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Practicing Real World Design, Teamwork, And Communications Through Multidisciplinary Systems Engineering Projects

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2005 Annual Conference


Portland, Oregon

Publication Date

June 12, 2005

Start Date

June 12, 2005

End Date

June 15, 2005



Conference Session

Multidisciplinary Design

Page Count


Page Numbers

10.1007.1 - 10.1007.25



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Paper Authors

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Richard Schultz

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Arnold Johnson

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NOTE: The first page of text has been automatically extracted and included below in lieu of an abstract

Practicing Real World Design, Teamwork, and Communications through Multidisciplinary Systems Engineering Projects

Richard R. Schultz and Arnold F. Johnson

University of North Dakota Department of Electrical Engineering


Students enrolled in the B.S.E.E. with an Aerospace Focus program at the University of North Dakota (UND) receive a traditional electrical engineering degree, along with aviation coursework and a private pilot’s license. Cross-campus collaborations with UND’s world- renowned aerospace program provide the students with many experiential learning opportunities that satisfy EAC/ABET EC2000 design, multidisciplinary teamwork, and communication skill outcomes. Examples of ongoing systems engineering projects include AEROCam, a multispectral imager designed for flight in UND Aviation small aircraft; AgCam, a two-band imaging sensor to be installed in the International Space Station for capturing precision agriculture data; and a radio-controlled Unmanned Aerial Vehicle with a three-meter wingspan, capable of flying four-kilogram scientific payloads. A major benefit of working on these multidisciplinary projects is that the students must learn to communicate well in order to be successful on a large team, which is virtually impossible to teach without some form of experiential learning opportunity. Undergraduates who excel at designing complex electrical subsystems must also understand the importance of the integration and test process when building a much larger system containing electrical, mechanical, and software components. From a “real world” perspective, these projects provide the same technical challenges, team environment, personality conflicts, and ever-changing workforce as industry. Brief case studies will be provided for these three systems engineering projects, as well as several other projects initiated at the University of North Dakota. Judging by the success of recent UND B.S.E.E. graduates working as systems engineers, the Aerospace Focus program has been a worthwhile endeavor, but it requires an enormous amount of faculty energy.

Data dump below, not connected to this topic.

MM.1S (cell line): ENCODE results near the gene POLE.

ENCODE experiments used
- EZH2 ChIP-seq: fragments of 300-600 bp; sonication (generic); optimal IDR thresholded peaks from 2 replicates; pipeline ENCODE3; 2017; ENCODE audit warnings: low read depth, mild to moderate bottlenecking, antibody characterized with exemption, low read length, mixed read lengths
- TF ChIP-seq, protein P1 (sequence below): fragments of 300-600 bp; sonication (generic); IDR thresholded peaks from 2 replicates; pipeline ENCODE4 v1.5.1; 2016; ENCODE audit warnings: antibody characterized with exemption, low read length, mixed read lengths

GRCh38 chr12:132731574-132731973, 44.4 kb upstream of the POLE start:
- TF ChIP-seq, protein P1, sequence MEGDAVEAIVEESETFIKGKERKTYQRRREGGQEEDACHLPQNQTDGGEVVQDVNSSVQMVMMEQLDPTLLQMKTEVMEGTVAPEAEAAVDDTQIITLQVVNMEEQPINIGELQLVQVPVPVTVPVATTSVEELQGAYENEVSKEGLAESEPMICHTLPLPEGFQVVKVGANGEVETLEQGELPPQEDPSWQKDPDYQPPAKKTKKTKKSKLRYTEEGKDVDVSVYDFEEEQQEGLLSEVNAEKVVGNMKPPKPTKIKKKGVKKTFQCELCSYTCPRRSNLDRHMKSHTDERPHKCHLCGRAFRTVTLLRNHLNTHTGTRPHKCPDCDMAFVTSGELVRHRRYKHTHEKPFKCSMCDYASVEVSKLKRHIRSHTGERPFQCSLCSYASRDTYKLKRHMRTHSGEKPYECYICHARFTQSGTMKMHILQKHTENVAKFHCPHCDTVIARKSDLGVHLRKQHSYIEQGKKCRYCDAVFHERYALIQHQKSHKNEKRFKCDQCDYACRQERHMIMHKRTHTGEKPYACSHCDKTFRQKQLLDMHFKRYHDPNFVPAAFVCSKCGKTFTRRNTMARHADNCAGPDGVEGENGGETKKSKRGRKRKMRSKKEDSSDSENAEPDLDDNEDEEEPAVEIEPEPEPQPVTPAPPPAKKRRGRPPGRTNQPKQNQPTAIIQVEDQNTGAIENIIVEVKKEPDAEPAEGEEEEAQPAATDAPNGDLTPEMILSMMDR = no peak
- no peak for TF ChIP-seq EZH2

Proceedings of the 2005 American Society for Engineering Education Annual Conference & Exposition Copyright © 2005, American Society for Engineering Education

Schultz, R., & Johnson, A. (2005, June), Practicing Real World Design, Teamwork, And Communications Through Multidisciplinary Systems Engineering Projects Paper presented at 2005 Annual Conference, Portland, Oregon. 10.18260/1-2--15303

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